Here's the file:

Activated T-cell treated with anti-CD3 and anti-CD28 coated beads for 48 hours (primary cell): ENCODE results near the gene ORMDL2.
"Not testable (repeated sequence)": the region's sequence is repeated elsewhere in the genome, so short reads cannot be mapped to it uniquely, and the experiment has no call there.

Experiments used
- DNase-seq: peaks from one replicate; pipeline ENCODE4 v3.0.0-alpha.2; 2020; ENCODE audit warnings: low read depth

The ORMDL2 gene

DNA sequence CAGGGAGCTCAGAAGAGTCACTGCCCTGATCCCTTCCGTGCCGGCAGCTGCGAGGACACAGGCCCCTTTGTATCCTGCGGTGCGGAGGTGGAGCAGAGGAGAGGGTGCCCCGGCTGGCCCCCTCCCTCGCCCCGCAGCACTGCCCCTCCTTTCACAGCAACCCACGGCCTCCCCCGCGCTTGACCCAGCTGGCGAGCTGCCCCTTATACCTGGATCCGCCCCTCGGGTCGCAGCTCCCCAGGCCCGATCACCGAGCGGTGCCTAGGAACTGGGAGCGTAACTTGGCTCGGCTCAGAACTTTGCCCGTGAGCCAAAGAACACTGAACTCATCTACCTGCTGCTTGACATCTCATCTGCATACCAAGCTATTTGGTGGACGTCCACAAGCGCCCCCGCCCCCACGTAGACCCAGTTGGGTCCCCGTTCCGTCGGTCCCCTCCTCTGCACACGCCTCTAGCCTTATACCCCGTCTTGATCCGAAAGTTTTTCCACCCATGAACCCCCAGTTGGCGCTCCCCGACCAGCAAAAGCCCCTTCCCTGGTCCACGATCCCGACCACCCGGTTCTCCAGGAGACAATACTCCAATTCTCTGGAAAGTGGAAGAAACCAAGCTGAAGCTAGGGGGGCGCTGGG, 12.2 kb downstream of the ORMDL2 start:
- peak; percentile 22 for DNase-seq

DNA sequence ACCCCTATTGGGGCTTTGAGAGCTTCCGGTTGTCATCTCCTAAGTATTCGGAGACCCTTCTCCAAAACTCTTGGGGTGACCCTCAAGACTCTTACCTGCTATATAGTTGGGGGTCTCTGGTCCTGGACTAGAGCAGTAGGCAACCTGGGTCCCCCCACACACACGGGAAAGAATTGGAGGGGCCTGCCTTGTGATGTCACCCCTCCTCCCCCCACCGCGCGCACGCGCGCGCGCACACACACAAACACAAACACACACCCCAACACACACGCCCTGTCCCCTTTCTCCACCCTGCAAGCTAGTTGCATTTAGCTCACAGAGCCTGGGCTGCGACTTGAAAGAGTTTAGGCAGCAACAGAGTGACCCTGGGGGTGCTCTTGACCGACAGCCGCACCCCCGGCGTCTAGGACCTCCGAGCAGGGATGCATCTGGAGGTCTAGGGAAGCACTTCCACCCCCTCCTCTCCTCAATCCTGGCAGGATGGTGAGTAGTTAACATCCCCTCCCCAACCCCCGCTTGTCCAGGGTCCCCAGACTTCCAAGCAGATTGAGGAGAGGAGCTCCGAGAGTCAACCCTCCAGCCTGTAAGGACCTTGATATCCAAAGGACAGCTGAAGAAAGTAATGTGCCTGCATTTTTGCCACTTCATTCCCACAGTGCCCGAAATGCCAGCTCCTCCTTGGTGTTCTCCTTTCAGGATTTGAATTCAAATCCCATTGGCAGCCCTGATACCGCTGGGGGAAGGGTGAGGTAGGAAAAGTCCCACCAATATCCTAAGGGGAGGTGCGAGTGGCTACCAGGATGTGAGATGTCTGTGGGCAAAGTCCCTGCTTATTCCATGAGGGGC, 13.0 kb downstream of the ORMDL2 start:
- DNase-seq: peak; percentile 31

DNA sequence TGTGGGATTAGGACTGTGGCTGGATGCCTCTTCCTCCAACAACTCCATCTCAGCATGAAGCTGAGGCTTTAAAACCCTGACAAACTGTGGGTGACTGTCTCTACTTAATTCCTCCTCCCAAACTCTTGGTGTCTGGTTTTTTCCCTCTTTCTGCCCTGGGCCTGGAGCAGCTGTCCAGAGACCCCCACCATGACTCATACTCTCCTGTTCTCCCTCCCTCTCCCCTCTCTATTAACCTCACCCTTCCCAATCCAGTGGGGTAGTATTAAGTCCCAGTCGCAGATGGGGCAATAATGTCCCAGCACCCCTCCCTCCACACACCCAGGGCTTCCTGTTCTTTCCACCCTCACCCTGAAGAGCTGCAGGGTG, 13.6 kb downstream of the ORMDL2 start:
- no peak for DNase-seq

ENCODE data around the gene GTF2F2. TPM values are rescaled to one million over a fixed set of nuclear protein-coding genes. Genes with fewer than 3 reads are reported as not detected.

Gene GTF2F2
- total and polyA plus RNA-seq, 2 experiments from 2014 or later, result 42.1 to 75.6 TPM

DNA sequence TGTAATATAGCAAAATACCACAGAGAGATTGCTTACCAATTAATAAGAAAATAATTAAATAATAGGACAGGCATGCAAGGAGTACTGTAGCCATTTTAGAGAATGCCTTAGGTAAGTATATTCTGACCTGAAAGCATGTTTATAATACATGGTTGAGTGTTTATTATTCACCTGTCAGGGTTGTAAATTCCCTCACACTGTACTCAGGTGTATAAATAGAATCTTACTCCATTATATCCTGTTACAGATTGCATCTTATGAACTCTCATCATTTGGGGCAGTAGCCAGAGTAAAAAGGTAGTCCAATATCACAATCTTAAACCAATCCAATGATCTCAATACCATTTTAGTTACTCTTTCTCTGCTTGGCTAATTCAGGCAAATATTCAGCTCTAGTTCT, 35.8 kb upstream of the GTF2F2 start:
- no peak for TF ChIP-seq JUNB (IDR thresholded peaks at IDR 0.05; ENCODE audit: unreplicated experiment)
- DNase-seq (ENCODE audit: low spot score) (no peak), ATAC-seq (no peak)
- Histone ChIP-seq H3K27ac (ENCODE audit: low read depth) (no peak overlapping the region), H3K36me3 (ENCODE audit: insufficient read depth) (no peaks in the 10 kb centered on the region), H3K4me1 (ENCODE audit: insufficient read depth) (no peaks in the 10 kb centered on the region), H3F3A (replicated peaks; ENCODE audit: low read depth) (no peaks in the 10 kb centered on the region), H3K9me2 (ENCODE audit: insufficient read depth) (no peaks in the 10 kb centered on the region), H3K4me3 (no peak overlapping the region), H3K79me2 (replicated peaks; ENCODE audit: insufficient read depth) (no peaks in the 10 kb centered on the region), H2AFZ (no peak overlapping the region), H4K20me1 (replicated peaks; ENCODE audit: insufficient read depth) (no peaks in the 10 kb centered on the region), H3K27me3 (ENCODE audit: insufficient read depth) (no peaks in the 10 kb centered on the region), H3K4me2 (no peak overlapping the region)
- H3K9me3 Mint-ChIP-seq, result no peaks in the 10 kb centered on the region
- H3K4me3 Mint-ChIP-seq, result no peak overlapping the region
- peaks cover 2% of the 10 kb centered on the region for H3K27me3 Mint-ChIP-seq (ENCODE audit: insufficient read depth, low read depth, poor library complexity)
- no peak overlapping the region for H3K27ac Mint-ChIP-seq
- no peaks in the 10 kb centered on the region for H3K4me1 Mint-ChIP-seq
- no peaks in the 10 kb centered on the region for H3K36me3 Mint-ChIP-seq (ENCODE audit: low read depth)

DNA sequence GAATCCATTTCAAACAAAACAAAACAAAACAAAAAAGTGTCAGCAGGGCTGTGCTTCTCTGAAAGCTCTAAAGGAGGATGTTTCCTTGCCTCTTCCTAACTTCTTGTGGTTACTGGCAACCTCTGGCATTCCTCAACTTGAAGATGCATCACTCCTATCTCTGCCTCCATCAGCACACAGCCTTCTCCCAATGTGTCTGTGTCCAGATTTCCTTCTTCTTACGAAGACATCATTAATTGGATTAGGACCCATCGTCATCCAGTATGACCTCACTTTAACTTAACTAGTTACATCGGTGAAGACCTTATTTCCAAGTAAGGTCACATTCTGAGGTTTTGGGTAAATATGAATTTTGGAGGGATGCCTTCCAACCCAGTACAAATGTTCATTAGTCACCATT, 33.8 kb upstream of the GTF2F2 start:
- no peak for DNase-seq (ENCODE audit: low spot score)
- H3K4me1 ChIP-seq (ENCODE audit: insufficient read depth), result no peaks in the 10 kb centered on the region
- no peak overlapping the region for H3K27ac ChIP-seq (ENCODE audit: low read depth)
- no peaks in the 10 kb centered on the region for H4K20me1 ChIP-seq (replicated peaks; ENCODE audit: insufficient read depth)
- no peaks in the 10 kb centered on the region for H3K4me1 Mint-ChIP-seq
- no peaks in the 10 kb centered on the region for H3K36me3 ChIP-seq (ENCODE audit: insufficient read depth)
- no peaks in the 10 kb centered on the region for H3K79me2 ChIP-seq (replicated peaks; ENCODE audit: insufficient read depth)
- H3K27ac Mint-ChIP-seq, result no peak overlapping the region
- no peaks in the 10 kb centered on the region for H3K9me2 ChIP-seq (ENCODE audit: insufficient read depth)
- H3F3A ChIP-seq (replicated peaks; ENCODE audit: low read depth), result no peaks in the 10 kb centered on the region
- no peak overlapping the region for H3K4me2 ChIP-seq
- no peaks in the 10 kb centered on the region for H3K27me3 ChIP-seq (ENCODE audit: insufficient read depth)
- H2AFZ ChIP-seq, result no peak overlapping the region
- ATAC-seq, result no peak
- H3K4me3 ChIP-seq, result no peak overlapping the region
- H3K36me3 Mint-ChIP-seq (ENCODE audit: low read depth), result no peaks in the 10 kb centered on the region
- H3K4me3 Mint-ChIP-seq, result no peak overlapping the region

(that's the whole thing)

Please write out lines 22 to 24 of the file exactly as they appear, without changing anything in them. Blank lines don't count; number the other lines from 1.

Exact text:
- no peak overlapping the region for H3K27ac Mint-ChIP-seq
- no peaks in the 10 kb centered on the region for H3K4me1 Mint-ChIP-seq
- no peaks in the 10 kb centered on the region for H3K36me3 Mint-ChIP-seq (ENCODE audit: low read depth)